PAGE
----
14     ground.  I don't think he would have tried to pass -- I mean, based on my

15     understanding of the situation, I don't think that Mr. Mijovic would have

16     tried to pass the crossing in Mali Zvornik towards Serbia or FRY with

17     showing identity card of the Republic of Bosnia-Herzegovina.

18             JUDGE ORIE:  But that's just assumption.

19             THE WITNESS:  But that's based on my understanding of the

20     situation, Your Honours.

21             JUDGE ORIE:  Mr. Bakrac, I tried to verify in the transcript

22     whether any question was put or whether anything was said about an

23     answer, Mr. Mijovic saying that he was a major in the state security.  I

24     did not find any reference to that at all.  So, therefore, if you want to

25     revisit it, you will have to indicate exactly what -- where the witness

Page 8783

 1     testified about being a major.  It, however, draws our attention that

 2     apparently in 1993, in this report --

 3             MR. BAKRAC: [Overlapping speakers] ...

 4             JUDGE ORIE: -- someone was said to have this rank in the state

 5     security, which might need additional attention.  Because if there were

 6     no ranks, it may cast some doubt.  It also -- it's possible that another

 7     conclusion should be drawn that there were ranks at the time.  We'll

 8     carefully consider that.

 9             Please proceed.

10             MR. BAKRAC: [Interpretation] Thank you, Your Honour.

11        Q.   Mr. Theunens, let's go back to P1585 now, page 22.  This is what

12     Mr. Weber showed you.

13             JUDGE ORIE:  We are talking about the application form, the

14     candidate details.  Could you already phrase your first question, Mr. --

15     and I mean while we are waiting for it to appear on our screen.

16             MR. BAKRAC: [Interpretation] Yes.

17        Q.   Mr. Theunens, this is information relating to candidates.

18     Mr. Weber showed you what the situation was in the -- in JPAG in -- as of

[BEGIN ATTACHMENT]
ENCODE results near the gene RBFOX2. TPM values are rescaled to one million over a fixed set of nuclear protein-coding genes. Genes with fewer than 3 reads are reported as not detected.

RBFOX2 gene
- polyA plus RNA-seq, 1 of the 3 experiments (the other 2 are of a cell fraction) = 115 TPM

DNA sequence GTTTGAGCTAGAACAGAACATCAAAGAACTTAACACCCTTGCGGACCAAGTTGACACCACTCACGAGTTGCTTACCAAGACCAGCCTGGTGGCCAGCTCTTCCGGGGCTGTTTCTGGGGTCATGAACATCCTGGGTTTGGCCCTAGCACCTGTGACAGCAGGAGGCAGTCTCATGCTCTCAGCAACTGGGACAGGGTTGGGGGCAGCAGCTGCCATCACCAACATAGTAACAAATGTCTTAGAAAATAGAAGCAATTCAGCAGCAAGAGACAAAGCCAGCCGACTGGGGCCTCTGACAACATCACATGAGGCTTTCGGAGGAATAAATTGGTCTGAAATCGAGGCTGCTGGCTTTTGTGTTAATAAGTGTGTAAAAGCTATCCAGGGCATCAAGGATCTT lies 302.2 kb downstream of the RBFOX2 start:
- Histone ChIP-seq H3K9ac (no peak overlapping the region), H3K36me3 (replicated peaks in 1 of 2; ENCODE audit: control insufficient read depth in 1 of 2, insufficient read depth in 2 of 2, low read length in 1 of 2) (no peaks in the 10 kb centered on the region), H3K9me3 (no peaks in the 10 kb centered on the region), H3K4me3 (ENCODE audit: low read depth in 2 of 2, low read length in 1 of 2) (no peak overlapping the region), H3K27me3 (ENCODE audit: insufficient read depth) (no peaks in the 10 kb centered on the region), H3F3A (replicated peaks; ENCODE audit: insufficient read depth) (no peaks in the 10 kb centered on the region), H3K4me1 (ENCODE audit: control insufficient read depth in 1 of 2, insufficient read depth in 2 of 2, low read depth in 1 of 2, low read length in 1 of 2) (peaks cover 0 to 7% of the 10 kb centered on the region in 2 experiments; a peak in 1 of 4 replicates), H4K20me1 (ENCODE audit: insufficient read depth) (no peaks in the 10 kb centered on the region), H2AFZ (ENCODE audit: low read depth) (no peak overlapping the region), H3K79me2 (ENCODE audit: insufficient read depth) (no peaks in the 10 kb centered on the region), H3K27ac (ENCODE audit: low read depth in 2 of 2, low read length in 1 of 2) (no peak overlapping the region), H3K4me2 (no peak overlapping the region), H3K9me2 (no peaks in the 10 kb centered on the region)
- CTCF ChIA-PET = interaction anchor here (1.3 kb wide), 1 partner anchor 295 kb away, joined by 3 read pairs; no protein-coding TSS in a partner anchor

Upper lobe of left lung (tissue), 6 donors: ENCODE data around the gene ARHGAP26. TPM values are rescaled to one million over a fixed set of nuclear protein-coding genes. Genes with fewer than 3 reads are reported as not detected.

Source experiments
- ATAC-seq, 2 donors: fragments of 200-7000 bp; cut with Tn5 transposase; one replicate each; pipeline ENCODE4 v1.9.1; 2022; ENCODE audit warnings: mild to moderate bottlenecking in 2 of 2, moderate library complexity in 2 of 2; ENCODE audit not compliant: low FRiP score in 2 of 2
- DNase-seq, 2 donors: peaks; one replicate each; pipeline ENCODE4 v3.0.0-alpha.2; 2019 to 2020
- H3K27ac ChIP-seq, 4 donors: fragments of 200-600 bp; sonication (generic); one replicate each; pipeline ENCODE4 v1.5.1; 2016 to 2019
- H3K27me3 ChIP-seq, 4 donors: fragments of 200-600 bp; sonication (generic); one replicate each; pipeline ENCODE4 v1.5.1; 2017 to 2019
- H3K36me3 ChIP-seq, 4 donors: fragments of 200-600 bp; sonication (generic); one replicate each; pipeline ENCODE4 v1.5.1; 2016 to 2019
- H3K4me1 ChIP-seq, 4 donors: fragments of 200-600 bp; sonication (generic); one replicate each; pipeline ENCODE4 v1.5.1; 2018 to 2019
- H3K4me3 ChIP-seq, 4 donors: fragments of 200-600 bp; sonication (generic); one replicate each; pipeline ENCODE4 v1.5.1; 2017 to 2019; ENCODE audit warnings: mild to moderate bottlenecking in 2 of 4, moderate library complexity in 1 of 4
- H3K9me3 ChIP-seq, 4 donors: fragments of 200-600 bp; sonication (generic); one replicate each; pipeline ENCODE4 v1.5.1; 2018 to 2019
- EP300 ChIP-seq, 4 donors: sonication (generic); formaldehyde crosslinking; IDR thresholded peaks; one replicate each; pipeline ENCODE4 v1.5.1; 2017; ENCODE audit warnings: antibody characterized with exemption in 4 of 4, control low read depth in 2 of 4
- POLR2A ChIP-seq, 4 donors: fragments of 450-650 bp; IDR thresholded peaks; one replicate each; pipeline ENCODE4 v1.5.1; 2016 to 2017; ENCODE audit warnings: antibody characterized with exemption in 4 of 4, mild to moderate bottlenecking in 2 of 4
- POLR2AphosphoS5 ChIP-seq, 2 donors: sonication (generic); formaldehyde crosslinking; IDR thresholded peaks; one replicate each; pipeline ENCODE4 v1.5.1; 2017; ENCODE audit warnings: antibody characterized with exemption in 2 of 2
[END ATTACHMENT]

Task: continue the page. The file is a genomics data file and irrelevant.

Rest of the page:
19     1991.  Do you -- is this a unit of the MUP of the Republic of Serbia, to

20     your mind, or do you allow for the possibility that it may be a unit from

21     a different republic?

22        A.   I haven't analysed the police structures of the different

23     republics in detail, but if it would have been the JATD of another

24     republic, I would have expected that he would have indicated of which

25     republic this JATD was.  And again --

Page 8784

 1        Q.   Let's move on because we have to do this fast.

 2             MR. BAKRAC: [Interpretation] Can we have page 28 to see where and

 3     when the request was made, -- or the application.  Can we have the last

 4     page which is page 28 in English.

 5        Q.   To proceed quickly, the date is 11 December 1995, in Bijela.

 6     Vasilije Mijovic signed it.  Do you know where Bijela is?  You were in

 7     that area, and you may be familiar with it.

 8        A.   I mean, I know a Bijela in Baranja or close to Baranja, there was

 9     a crossing, but maybe there is also another Bijela.  I can't see the

10     English translation anymore, unfortunately.  I touched the screen.

11             JUDGE ORIE:  Okay.  To your knowledge you know one -- of one

12     Bijela in Baranja.

13             Please proceed.

14             THE WITNESS:  Yes, Your Honours.  In Croatia.

15             MR. BAKRAC: [Interpretation] Thank you, Your Honour.  I have two

16     brief questions.  2D268, please.  We want to go back to the issue of

17     Bozovic.

18             JUDGE ORIE:  Yes, could you already put the question when we are

19     waiting for the document.

20             MR. BAKRAC: [Interpretation] Your Honour, it's 268, page 8 in

21     B/C/S and 7 in English.

22        Q.   What we had on our screens was a proposal to admit Bozovic.

23     Since this is a proposal by Jovica Stanisic, do you know if Bozovic was

24     indeed admitted on this proposal; and if so, when?

25             So we have Milan Radonjic is addressing the Ministry of the

Page 8785

 1     Interior and says - look at it - that the anti-terrorist unit was set up

 2     on the 4th of August, 1993; whereas in the earlier document by

 3     Vasilije Mijovic, we saw JATD from 1991.  In my mind, it suggests that

 4     this is a different unit; so that's point one.

 5             Point two:  Do you know if Radojica Bozovic was indeed admitted

 6     based on this proposal; and if so, when?